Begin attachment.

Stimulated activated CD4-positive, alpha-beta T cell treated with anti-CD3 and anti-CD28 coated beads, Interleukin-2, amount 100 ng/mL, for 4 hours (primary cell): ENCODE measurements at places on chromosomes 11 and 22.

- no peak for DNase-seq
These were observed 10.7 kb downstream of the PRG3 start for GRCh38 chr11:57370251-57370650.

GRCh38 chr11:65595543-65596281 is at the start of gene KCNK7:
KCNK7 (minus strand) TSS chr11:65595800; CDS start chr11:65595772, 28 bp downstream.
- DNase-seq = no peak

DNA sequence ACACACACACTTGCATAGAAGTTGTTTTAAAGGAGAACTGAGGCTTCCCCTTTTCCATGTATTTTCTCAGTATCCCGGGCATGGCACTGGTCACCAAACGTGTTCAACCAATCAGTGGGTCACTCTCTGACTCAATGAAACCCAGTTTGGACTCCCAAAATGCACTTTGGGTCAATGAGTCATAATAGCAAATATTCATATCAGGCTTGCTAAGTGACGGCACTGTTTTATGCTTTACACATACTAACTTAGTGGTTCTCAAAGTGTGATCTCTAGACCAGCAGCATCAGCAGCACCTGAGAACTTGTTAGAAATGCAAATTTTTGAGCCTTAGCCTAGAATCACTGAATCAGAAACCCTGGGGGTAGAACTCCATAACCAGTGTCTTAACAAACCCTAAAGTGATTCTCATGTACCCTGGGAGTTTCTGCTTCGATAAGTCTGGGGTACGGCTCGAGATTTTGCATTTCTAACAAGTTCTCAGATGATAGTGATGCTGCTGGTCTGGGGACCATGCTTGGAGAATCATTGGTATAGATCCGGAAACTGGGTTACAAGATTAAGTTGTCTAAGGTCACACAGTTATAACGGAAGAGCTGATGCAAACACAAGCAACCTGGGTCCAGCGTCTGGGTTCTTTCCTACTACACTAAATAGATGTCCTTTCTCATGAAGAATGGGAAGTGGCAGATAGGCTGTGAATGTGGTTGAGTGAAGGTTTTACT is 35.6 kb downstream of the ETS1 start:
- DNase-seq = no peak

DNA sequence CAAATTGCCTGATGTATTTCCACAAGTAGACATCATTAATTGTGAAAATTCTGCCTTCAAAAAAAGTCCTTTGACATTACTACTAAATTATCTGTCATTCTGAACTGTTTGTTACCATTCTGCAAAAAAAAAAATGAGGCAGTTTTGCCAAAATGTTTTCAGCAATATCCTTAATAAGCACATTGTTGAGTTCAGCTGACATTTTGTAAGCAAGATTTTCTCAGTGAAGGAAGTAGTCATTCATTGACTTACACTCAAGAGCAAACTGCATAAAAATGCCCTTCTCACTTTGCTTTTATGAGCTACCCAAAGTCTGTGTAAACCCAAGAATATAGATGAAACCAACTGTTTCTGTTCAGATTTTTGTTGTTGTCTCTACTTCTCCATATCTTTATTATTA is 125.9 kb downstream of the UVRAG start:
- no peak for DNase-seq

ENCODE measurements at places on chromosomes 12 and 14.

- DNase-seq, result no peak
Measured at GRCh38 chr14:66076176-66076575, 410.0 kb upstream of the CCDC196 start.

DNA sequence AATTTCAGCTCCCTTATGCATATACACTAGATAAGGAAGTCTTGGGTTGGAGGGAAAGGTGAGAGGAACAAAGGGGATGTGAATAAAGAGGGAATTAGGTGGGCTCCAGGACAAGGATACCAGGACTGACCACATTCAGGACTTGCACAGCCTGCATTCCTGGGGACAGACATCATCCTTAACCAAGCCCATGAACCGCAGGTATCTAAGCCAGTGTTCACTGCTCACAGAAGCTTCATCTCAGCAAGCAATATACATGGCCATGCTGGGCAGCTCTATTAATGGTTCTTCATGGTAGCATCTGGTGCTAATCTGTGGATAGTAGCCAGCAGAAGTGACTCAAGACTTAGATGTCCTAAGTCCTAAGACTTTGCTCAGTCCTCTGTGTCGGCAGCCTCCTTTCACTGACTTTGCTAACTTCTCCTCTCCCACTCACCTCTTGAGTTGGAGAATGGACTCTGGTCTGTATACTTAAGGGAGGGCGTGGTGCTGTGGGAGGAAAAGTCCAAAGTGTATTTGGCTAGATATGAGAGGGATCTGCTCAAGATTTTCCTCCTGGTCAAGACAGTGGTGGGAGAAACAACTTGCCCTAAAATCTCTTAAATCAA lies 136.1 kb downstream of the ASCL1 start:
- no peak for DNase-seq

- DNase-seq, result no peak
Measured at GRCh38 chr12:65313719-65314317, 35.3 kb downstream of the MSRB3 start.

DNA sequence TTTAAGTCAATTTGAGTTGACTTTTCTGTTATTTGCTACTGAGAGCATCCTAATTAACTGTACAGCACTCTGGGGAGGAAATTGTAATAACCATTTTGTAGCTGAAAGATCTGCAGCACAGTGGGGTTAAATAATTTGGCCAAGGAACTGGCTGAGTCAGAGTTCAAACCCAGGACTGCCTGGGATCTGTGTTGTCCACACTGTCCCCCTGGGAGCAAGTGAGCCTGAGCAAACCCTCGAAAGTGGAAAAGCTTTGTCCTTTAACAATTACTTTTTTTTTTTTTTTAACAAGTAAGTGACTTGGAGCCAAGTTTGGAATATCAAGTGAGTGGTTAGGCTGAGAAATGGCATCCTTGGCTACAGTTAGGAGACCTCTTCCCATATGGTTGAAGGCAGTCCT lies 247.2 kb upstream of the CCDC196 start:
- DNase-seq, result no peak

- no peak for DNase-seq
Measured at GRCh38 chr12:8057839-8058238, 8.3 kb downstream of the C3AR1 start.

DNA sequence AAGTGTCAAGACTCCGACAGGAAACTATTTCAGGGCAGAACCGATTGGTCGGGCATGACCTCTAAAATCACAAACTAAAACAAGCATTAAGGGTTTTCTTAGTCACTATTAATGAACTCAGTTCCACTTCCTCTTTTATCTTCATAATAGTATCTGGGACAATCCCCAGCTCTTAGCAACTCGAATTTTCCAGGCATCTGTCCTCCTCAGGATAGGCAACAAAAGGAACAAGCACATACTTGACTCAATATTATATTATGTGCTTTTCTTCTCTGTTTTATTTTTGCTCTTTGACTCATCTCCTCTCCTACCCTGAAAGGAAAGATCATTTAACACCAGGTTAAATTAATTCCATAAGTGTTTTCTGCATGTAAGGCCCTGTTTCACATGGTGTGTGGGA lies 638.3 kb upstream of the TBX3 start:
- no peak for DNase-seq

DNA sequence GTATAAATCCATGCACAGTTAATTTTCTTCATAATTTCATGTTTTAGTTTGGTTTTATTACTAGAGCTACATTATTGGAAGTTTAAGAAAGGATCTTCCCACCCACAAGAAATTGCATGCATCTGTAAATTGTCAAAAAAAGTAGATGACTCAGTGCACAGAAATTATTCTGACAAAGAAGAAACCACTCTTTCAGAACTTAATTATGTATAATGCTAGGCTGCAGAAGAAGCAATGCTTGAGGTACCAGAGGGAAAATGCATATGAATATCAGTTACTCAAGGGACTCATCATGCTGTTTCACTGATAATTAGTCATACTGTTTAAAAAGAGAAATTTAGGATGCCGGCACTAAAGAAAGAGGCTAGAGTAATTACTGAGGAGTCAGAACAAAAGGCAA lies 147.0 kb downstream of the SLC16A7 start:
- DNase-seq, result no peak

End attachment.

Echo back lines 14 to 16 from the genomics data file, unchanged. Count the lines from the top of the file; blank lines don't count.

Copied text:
DNA sequence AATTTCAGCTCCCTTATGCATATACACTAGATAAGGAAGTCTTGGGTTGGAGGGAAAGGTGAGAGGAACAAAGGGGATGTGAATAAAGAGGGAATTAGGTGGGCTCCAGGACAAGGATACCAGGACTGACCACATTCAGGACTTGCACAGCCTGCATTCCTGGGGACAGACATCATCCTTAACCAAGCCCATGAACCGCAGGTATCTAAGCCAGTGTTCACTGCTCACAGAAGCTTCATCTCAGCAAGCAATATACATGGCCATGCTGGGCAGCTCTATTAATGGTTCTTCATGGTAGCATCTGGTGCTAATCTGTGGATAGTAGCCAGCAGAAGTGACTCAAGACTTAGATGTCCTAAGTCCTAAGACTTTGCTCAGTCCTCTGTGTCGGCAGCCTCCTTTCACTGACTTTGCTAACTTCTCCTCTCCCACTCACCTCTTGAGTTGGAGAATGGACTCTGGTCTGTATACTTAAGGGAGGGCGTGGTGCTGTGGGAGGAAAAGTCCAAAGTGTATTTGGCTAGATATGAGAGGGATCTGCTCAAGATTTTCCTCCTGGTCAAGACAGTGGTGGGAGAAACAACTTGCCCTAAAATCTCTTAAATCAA lies 136.1 kb downstream of the ASCL1 start:
- no peak for DNase-seq

- DNase-seq, result no peak